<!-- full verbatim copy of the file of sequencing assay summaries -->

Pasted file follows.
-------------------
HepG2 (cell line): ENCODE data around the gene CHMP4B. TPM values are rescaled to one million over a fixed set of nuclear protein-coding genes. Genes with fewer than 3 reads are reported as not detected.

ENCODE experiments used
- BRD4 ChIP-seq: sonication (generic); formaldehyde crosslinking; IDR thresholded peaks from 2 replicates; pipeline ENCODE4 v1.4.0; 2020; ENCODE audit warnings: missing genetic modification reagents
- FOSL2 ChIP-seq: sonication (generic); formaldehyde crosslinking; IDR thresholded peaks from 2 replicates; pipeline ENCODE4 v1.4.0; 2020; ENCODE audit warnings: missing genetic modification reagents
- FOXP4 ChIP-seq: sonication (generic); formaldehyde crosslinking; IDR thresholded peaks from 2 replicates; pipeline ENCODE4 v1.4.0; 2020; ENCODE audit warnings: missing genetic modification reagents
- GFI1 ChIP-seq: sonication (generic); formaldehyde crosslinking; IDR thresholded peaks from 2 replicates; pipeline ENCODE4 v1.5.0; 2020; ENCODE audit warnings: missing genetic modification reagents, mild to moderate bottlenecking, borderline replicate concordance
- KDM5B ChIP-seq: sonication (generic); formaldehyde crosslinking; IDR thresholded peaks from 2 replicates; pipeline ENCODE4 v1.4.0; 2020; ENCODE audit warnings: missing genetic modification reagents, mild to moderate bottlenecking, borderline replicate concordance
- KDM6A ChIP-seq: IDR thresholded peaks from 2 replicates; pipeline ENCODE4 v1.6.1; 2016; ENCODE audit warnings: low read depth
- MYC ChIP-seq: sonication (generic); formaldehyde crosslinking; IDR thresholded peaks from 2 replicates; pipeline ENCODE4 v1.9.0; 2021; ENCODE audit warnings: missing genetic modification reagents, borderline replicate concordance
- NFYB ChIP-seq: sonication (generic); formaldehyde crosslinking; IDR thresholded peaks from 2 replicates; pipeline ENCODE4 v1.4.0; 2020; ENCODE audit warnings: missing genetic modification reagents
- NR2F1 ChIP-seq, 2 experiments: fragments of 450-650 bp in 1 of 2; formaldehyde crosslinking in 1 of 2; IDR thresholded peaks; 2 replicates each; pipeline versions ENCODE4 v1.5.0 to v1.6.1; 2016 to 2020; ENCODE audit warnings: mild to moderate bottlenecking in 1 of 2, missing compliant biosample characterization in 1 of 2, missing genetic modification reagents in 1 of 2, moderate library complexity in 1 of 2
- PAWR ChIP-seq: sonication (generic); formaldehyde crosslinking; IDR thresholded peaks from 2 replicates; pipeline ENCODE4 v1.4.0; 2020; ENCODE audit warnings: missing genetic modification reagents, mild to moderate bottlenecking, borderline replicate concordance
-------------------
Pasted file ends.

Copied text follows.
HepG2 (cell line): ENCODE data around the gene CHMP4B. TPM values are rescaled to one million over a fixed set of nuclear protein-coding genes. Genes with fewer than 3 reads are reported as not detected.

ENCODE experiments used
- BRD4 ChIP-seq: sonication (generic); formaldehyde crosslinking; IDR thresholded peaks from 2 replicates; pipeline ENCODE4 v1.4.0; 2020; ENCODE audit warnings: missing genetic modification reagents
- FOSL2 ChIP-seq: sonication (generic); formaldehyde crosslinking; IDR thresholded peaks from 2 replicates; pipeline ENCODE4 v1.4.0; 2020; ENCODE audit warnings: missing genetic modification reagents
- FOXP4 ChIP-seq: sonication (generic); formaldehyde crosslinking; IDR thresholded peaks from 2 replicates; pipeline ENCODE4 v1.4.0; 2020; ENCODE audit warnings: missing genetic modification reagents
- GFI1 ChIP-seq: sonication (generic); formaldehyde crosslinking; IDR thresholded peaks from 2 replicates; pipeline ENCODE4 v1.5.0; 2020; ENCODE audit warnings: missing genetic modification reagents, mild to moderate bottlenecking, borderline replicate concordance
- KDM5B ChIP-seq: sonication (generic); formaldehyde crosslinking; IDR thresholded peaks from 2 replicates; pipeline ENCODE4 v1.4.0; 2020; ENCODE audit warnings: missing genetic modification reagents, mild to moderate bottlenecking, borderline replicate concordance
- KDM6A ChIP-seq: IDR thresholded peaks from 2 replicates; pipeline ENCODE4 v1.6.1; 2016; ENCODE audit warnings: low read depth
- MYC ChIP-seq: sonication (generic); formaldehyde crosslinking; IDR thresholded peaks from 2 replicates; pipeline ENCODE4 v1.9.0; 2021; ENCODE audit warnings: missing genetic modification reagents, borderline replicate concordance
- NFYB ChIP-seq: sonication (generic); formaldehyde crosslinking; IDR thresholded peaks from 2 replicates; pipeline ENCODE4 v1.4.0; 2020; ENCODE audit warnings: missing genetic modification reagents
- NR2F1 ChIP-seq, 2 experiments: fragments of 450-650 bp in 1 of 2; formaldehyde crosslinking in 1 of 2; IDR thresholded peaks; 2 replicates each; pipeline versions ENCODE4 v1.5.0 to v1.6.1; 2016 to 2020; ENCODE audit warnings: mild to moderate bottlenecking in 1 of 2, missing compliant biosample characterization in 1 of 2, missing genetic modification reagents in 1 of 2, moderate library complexity in 1 of 2
- PAWR ChIP-seq: sonication (generic); formaldehyde crosslinking; IDR thresholded peaks from 2 replicates; pipeline ENCODE4 v1.4.0; 2020; ENCODE audit warnings: missing genetic modification reagents, mild to moderate bottlenecking, borderline replicate concordance